How does the program work?

  • A loop is running on an independent thread. This loop executes each time right after our WPF update. This well chosen moment avoids timing conflicts efficiently. The next BitmapImage is ready to be shown before the next WPF GUI update.
  • At the beginning of the program we convert the entire text to vectors. The orientation of all vectors is vertical. Each x-value can consist of several vertical vectors. For instance the character “E” has 1 or 3 vertical vectors. The first vector is a straight vertical black line from the top to the bottom. When you are in the middle of the character, then you have three black and two white areas. We only convert the black parts. Imagine a vertical cut right through the middle from the top to the bottom.
  • The conversion from “character to bitmap to vector” is NOT conducted in real-time. This is done during the program initialization as mentioned above. Only then we can run at full steam afterwards.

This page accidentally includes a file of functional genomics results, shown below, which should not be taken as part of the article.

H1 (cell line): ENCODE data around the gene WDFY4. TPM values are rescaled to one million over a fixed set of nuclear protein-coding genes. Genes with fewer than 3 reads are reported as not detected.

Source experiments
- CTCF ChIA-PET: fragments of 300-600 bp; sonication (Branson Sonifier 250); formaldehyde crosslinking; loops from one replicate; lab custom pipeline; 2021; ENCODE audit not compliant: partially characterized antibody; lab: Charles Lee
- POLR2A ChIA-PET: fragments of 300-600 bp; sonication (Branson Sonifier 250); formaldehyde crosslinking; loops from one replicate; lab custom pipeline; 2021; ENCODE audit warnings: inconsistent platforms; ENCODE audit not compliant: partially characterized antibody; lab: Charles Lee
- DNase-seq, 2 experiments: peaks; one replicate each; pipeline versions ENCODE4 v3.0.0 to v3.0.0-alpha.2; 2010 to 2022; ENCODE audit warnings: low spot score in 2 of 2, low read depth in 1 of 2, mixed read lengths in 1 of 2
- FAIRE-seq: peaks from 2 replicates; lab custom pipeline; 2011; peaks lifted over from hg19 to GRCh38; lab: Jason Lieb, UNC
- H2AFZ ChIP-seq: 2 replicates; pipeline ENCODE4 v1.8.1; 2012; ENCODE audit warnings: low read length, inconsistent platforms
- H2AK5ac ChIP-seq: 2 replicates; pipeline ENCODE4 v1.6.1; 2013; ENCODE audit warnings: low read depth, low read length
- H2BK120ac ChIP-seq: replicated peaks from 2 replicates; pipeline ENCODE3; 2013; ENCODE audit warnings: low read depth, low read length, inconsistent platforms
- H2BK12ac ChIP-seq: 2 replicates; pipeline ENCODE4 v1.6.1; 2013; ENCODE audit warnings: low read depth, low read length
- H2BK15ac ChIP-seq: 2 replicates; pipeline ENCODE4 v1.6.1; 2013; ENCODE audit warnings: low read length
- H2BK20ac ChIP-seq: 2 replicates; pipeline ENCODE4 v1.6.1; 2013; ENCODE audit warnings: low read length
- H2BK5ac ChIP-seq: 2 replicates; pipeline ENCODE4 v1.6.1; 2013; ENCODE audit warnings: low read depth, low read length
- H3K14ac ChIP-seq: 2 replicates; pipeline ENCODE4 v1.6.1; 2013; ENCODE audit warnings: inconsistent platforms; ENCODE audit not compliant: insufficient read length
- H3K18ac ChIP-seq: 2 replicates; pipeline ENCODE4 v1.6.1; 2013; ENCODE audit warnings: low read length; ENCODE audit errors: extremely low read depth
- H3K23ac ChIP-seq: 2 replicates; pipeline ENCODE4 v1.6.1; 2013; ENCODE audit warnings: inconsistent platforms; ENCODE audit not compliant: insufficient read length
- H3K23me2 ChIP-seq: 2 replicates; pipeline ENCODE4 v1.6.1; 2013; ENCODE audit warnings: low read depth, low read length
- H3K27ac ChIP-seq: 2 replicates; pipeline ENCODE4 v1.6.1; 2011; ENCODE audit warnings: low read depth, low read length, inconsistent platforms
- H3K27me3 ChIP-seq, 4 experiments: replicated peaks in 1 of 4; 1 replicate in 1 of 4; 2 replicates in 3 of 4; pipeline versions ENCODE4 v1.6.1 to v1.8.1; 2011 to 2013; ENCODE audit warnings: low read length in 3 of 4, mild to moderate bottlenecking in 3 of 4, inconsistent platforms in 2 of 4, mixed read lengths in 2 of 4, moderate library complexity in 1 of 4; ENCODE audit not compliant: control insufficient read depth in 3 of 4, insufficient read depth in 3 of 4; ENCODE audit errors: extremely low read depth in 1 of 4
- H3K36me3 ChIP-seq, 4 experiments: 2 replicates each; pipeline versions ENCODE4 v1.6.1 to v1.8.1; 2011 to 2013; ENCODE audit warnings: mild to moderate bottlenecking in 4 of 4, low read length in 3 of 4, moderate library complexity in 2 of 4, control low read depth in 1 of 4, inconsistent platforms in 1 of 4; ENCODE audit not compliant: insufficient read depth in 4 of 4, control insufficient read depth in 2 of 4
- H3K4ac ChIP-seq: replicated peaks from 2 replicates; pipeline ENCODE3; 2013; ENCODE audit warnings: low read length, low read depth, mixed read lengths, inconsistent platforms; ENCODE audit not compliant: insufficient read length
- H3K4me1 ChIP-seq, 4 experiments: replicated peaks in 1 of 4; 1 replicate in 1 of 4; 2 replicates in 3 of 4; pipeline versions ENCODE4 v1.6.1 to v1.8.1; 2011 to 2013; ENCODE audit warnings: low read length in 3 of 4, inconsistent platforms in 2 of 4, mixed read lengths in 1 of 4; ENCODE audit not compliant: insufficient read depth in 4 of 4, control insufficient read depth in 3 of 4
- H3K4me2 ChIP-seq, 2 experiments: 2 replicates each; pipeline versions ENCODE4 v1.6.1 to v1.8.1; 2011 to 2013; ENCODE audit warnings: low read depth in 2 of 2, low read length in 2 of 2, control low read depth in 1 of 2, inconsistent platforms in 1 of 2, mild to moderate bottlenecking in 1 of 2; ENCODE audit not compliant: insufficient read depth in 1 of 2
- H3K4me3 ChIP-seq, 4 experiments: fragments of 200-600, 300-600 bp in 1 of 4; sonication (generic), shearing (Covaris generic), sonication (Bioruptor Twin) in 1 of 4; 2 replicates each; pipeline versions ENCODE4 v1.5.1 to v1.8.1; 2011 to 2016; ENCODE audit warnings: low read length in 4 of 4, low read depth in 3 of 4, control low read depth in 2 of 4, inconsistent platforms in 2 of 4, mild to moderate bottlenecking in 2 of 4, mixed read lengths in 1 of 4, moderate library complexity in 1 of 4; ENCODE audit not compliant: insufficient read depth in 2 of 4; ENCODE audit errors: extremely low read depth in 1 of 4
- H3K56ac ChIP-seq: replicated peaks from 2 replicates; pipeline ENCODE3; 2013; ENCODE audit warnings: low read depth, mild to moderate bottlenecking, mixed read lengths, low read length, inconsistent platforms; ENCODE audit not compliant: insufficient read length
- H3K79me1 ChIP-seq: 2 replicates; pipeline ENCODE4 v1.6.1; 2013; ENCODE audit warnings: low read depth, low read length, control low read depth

• We only change the precalculated vectors and render the bitmap in real-time – nothing else.
  • These vectors are then drawn to bitmaps. These bitmaps are not dependent on the Dispatcher thread. We are still running at maximum speed. Before we can change the source for the Image control, we have to convert the Bitmap class to an ImageSource.
  • This ImageSource is then assigned to the Image control during a DispatcherTimer event.

Once again the program was kept to a minimum length. Maybe I should have added some more classes. I hope I found the right length for this example program in the end.